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  1. #26
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    Off Topic:

    True. I'm aware of AJAX for example, XmlHttpRequest as another technology which bridges the gap between client and server side. How this is going to effect me from a development point of view I don't know at the moment, but this is one area I was referring to in my last post

    Not really looking forward to it, as it means I've just to stop what I'm (enjoying) doing, and learn this new technology and attempt to embrace it, as much as anything else

  2. #27
    SitePoint Guru BerislavLopac's Avatar
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    Quote Originally Posted by bonefry
    Why not consider making a good template manager ? JSP like, or Cocoon like ?
    PINJ*, my friend.

    First, JSP is Java's attempt to do things PHP-like; JSP 2.0 is nothing but a templating engine.

    Secondly, there are several PHP templating engines using XML syntax, and at least one port of Cocoon, called Popoon.

    But PHP has its specific features that Java can't emulate, and (especially) vice versa. E.g. using XML for config/ini/setup files makes a lot of sense in Java; in PHP with its import() and parse_ini_file() directives, it is a big overkill.

    We should develop by using whatever approach works best on a particular platform, instead of trying to make Frankenstein's monsters.

    --------------------
    * PHP is not Java.

  3. #28
    SitePoint Addict mx2k's Avatar
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    well good doctor, you never know, the w3c will probably come up with a totally different standards altogether that would bridge this, which could help or hinder.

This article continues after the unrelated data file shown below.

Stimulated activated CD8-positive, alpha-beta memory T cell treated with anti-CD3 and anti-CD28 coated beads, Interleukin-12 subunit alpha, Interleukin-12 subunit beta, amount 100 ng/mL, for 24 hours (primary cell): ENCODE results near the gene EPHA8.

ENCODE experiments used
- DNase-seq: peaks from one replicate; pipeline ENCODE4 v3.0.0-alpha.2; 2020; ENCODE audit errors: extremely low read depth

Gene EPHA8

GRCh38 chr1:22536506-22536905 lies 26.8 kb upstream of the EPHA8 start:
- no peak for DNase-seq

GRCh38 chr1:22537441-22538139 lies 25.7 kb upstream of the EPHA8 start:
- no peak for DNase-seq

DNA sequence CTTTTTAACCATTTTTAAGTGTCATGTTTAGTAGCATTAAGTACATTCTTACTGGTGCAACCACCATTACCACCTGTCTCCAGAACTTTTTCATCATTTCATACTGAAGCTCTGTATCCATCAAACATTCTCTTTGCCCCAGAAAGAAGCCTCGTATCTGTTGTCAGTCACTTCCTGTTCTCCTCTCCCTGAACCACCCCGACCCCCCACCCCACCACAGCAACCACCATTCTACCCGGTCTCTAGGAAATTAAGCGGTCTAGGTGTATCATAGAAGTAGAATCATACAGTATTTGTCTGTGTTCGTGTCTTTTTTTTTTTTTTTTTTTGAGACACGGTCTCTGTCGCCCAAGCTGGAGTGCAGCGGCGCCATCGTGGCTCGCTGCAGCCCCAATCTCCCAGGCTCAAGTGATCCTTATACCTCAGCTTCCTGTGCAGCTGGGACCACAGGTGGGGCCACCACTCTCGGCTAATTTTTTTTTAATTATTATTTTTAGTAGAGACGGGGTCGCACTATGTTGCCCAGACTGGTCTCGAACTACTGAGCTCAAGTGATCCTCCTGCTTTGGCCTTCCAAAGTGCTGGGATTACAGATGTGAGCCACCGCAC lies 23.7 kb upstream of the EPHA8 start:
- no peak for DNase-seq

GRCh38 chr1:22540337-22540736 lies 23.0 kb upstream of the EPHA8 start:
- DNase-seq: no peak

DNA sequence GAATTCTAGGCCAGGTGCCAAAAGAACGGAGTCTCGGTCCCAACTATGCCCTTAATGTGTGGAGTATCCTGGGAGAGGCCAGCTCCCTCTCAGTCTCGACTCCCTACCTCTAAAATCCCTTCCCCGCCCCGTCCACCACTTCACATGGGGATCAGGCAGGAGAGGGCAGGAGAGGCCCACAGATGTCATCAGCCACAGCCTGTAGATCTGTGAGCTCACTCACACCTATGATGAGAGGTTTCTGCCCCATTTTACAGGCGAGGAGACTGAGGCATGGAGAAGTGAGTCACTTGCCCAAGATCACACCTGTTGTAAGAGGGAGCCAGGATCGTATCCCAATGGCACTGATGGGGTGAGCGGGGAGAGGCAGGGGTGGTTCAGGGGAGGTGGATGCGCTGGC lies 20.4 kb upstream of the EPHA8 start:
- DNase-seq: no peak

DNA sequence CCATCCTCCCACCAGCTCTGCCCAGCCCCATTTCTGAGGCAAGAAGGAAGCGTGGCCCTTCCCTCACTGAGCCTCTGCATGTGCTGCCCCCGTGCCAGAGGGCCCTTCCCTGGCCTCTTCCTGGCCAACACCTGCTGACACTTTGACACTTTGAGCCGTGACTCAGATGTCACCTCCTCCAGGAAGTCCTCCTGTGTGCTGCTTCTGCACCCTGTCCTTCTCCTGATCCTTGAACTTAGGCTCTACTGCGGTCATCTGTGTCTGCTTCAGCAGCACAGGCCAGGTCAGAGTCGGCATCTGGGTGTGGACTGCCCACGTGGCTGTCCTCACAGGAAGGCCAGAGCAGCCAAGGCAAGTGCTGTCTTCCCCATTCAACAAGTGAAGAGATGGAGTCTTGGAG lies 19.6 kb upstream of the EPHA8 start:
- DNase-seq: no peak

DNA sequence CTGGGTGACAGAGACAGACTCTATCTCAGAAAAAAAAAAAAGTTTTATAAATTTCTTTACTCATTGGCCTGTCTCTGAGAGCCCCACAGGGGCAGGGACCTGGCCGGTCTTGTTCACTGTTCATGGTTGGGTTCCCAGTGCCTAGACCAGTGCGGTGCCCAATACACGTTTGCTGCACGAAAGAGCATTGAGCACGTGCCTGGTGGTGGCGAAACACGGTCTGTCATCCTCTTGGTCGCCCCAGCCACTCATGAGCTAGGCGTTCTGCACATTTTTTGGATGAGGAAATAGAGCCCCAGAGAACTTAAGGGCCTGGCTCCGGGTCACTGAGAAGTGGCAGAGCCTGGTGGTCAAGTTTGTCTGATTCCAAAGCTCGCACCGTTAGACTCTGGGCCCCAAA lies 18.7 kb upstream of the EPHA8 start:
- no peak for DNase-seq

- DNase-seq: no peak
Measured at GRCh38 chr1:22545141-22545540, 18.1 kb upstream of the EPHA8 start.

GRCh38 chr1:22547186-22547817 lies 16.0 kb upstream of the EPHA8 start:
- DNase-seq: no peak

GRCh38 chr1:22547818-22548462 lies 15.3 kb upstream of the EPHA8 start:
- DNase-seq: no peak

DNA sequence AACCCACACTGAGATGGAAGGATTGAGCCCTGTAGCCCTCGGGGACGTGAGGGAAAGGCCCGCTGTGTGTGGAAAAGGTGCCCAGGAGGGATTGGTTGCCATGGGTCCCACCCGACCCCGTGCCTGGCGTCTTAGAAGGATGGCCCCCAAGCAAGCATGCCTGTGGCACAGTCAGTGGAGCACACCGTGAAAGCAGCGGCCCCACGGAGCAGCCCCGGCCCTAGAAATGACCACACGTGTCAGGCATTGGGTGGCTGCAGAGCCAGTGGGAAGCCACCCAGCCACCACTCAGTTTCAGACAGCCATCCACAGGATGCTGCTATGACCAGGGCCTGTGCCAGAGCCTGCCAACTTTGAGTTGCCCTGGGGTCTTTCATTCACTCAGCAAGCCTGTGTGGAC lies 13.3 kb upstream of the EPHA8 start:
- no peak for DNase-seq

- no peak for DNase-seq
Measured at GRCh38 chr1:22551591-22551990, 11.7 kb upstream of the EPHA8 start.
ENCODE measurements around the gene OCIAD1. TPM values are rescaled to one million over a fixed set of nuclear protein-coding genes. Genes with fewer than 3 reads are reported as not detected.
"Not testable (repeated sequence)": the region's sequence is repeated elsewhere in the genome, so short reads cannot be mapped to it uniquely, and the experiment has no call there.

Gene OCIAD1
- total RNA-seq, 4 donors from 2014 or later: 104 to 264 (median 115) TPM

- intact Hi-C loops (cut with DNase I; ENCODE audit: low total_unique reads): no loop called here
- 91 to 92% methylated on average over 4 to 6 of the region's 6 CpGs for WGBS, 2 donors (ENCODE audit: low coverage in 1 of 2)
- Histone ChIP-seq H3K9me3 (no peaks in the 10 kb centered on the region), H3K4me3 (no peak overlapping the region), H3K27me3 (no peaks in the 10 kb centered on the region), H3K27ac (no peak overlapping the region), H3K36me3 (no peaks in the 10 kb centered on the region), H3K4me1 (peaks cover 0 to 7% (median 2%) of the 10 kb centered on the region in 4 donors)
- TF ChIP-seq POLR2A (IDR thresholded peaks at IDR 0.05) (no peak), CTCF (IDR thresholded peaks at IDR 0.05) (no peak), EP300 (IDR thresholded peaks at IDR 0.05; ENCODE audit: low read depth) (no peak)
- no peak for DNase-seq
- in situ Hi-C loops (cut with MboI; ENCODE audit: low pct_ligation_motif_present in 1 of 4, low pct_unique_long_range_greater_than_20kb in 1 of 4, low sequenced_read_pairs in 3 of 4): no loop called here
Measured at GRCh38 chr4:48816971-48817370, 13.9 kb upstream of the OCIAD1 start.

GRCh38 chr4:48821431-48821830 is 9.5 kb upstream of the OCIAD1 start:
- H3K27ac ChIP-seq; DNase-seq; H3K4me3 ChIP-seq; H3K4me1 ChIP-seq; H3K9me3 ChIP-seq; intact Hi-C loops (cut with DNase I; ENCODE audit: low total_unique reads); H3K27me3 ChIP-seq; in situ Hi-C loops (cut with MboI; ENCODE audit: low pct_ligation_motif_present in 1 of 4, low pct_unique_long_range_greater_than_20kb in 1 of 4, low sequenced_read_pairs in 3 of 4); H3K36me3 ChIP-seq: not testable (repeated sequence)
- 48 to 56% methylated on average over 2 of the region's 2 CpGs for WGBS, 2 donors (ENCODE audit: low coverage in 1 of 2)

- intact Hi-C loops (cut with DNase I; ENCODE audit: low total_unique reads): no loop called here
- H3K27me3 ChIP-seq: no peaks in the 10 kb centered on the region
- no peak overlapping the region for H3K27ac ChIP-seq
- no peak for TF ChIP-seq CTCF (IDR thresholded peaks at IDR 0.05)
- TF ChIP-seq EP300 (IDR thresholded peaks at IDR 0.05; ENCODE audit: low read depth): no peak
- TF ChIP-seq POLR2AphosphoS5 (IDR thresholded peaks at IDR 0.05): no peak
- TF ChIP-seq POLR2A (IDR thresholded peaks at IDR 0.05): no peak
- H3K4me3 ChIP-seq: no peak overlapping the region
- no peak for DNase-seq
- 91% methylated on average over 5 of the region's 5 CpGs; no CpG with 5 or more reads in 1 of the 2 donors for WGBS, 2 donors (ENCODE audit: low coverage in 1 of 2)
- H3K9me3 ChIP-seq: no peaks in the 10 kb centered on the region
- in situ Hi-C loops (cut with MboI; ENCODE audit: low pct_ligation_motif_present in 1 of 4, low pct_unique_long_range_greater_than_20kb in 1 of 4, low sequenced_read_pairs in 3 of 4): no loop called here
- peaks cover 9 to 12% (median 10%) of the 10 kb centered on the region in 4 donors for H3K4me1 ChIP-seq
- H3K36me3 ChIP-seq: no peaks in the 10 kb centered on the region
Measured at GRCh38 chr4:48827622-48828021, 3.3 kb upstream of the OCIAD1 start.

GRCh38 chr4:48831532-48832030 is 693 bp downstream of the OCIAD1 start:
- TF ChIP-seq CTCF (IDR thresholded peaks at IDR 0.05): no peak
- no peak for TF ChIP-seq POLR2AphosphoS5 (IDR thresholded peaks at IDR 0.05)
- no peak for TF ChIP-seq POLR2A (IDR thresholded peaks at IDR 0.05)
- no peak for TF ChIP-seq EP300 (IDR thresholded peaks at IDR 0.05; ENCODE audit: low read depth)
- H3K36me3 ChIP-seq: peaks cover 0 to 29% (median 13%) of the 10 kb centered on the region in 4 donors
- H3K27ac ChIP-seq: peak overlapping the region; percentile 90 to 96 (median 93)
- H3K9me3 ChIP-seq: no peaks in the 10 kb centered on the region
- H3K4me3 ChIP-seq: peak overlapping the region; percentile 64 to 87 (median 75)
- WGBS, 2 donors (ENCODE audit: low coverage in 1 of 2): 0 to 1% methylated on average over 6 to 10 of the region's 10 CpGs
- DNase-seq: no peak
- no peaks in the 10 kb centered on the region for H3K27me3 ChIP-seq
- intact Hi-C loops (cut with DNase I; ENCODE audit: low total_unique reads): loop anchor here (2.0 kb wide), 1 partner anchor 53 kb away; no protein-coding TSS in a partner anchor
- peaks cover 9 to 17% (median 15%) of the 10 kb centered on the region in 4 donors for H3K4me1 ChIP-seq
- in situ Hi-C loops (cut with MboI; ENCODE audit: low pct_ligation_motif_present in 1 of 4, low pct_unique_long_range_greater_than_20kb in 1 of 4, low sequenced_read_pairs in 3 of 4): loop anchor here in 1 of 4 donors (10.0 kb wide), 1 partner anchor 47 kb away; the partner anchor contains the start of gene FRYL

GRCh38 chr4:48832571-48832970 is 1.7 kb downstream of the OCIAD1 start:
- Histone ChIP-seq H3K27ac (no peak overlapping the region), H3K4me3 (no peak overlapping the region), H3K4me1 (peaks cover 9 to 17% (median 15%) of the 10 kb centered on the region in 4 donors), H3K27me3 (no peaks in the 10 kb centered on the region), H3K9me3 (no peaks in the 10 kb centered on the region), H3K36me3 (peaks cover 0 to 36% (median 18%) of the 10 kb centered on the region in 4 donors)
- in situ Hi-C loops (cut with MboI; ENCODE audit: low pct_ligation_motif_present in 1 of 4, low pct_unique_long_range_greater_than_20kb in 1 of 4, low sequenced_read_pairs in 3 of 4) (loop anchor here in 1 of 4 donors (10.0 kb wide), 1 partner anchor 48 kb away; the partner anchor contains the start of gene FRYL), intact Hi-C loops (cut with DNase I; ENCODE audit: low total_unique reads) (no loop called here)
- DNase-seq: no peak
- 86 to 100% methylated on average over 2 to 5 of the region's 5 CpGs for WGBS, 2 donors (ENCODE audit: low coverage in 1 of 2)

4. #29
    throw me a bone ... now bonefry's Avatar
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    First, JSP is Java's attempt to do things PHP-like; JSP 2.0 is nothing but a templating engine.
    Yes, but it is a really good one. Not easy to learn, but good.

    Secondly, there are several PHP templating engines using XML syntax, and at least one port of Cocoon, called Popoon.
    Yes, I am aware of that, but I was saying that either people should stop using Smarty or Smarty should evolve.

    We should develop by using whatever approach works best on a particular platform, instead of trying to make Frankenstein's monsters.
    You are 100% right, but I am sick and tired of implementing my own framework and my own templating engine because no good enough or mature enough framework exists for PHP. And this while the Zend guys are making speaches about how enterprise ready PHP is. I would really love to see a PHP specific solution to specific PHP problems, but the truth there is no such thing. And one solution is to at least port ideas from existing platforms that proved their value.

  5. #30
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    I would really love to see a PHP specific solution to specific PHP problems, but the truth there is no such thing.
    This is interesting, isn't it? Just what problems are you facing at the moment, and maybe we can discuss their solutions in more detail at the same time. If this is going off topic, can someone start a new thread?

  6. #31
    SitePoint Addict mx2k's Avatar
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    You are 100% right, but I am sick and tired of implementing my own framework and my own templating engine because no good enough or mature enough framework exists for PHP. And this while the Zend guys are making speaches about how enterprise ready PHP is. I would really love to see a PHP specific solution to specific PHP problems, but the truth there is no such thing. And one solution is to at least port ideas from existing platforms that proved their value.
    goes back to a previous point, you have small groups here and there doing their own thing and nothing on the scale to which they all wish their frameworks to take place. and many people have their own style and way of doing things. who is to decide what is critical and what is not? how much do you refractor into smaller classes to help fight bloat only to bare more weight into requires & includes?

    such things will need to evolve from the community, but most likely it will be from over a long period of time since we have a big community, but dispersed in visions & projects and such.